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Face time: Babies’ attraction to human faces may develop in the womb

| | June 20, 2017
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This article or excerpt is included in the GLP’s daily curated selection of ideologically diverse news, opinion and analysis of biotechnology innovation.

Fetuses favor patterns of light that resemble faces over those without face-like features, a new study suggests. The study…is the first to test visual processing in babies before birth.

The findings suggest that a preference for faces starts even before a baby has ever seen a face. And they run counter to the idea that babies like faces simply because that’s what they see first.

Gaining a better understanding of how face processing develops could help scientists better understand atypical development, including in the case of autism, says lead researcher Vincent Reid, professor of psychology at Lancaster University in the United Kingdom.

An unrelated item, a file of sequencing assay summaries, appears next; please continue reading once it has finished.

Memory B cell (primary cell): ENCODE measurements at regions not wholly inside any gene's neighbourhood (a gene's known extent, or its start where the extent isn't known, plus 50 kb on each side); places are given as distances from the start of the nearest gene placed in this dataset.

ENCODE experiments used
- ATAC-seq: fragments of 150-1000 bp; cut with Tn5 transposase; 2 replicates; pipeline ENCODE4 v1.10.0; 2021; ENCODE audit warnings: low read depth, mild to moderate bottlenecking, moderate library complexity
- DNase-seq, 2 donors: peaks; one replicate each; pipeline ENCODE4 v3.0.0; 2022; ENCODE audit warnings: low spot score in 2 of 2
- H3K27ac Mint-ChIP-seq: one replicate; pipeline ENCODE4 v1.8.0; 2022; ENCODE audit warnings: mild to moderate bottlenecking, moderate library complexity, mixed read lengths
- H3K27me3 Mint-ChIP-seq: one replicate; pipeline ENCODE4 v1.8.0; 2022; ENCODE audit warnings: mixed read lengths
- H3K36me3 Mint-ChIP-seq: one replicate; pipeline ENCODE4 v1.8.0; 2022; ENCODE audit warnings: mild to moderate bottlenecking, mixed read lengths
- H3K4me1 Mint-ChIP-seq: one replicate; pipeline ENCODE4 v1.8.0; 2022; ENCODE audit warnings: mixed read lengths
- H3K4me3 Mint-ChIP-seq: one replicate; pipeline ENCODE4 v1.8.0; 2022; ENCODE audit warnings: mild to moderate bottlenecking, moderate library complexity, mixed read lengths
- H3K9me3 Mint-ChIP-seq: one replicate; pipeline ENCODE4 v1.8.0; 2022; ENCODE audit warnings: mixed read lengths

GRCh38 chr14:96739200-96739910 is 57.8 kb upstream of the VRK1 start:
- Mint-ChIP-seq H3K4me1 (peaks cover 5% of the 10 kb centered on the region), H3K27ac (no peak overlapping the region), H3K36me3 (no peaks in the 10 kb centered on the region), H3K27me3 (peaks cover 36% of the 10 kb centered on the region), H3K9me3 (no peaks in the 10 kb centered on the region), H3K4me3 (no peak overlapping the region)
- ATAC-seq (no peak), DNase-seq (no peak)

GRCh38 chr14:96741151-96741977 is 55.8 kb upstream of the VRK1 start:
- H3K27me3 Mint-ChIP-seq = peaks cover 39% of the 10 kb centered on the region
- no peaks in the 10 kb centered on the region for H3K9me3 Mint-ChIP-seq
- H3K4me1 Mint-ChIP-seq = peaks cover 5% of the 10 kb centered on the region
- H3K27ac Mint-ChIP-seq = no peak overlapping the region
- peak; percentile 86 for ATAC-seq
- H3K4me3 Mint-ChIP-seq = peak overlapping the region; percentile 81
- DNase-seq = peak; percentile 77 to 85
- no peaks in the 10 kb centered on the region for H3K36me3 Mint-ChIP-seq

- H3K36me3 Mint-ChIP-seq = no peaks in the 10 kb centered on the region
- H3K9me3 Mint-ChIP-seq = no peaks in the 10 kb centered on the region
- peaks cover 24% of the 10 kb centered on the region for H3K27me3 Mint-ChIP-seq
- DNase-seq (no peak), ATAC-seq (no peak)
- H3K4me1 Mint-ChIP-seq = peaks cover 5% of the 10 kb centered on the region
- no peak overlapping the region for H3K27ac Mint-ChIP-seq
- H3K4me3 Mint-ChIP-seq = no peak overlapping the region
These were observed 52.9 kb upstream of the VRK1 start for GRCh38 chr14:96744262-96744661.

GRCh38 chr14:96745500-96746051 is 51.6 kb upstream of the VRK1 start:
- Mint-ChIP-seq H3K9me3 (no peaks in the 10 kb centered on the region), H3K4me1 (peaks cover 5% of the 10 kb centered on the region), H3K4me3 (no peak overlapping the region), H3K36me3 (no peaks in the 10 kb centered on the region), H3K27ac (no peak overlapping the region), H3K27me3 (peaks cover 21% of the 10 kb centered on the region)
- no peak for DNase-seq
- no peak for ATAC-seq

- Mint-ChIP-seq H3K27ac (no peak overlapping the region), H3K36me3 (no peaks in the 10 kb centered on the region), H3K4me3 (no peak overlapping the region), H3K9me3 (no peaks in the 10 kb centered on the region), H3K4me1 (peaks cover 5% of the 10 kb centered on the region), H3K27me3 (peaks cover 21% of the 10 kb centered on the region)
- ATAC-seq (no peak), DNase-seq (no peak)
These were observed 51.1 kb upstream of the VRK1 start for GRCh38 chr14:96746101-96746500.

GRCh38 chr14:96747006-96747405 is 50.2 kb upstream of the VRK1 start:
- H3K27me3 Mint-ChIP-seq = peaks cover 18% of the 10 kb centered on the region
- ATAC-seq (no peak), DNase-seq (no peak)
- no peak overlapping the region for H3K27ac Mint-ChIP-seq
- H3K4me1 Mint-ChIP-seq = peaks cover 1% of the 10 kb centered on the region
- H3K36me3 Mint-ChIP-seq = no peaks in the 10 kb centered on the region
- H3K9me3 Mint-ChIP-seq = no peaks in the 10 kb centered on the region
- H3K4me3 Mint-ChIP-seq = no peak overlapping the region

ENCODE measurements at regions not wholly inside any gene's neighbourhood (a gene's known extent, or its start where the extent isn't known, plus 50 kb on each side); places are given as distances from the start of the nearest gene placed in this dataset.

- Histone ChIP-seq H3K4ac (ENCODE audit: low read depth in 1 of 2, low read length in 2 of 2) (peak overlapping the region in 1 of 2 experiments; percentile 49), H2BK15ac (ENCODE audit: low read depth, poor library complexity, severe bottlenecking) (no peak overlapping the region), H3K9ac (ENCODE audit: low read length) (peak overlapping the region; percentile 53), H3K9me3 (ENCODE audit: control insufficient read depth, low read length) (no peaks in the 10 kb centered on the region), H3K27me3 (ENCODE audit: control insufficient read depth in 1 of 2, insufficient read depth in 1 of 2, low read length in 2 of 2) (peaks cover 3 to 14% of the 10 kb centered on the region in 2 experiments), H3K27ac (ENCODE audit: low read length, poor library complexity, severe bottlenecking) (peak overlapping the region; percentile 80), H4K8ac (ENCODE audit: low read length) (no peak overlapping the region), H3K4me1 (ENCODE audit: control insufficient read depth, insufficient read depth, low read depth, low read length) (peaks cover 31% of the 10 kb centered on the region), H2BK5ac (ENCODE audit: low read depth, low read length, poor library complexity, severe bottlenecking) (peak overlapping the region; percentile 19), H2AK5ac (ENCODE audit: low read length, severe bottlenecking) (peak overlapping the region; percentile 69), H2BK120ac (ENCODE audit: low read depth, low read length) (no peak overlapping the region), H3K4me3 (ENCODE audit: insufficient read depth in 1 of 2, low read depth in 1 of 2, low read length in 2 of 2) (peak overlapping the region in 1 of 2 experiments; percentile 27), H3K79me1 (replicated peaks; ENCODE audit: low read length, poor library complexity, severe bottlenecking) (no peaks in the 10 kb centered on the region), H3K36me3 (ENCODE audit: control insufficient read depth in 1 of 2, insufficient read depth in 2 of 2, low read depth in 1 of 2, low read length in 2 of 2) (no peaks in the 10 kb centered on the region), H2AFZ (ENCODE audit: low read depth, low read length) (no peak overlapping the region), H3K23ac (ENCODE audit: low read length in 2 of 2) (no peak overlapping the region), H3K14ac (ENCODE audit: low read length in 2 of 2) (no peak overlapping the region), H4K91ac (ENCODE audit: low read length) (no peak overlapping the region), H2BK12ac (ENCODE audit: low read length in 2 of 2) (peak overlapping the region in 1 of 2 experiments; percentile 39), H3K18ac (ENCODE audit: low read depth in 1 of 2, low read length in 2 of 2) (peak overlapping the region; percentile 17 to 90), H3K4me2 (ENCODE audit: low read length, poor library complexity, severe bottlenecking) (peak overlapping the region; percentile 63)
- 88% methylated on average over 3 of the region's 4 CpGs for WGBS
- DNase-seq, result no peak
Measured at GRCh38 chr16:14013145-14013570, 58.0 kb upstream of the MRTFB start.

From the first hours of life, babies prefer to look at faces over other stimuli. But their vision is blurry at birth, so they don’t see the details of a face, just its general outline. Until several years ago, scientists thought the uterus was a dark environment. But the uterus is now thought to transmit light in amounts that a fetus can see.

The study also offers a way to extend work on infant vision to fetal development. It shows, Reid says, that “the fetus does not passively process the environment but actively responds to the environment.”

[Read the full study here (behind paywall)] 

The GLP aggregated and excerpted this blog/article to reflect the diversity of news, opinion, and analysis. Read full, original post: Affinity for faces may emerge in womb

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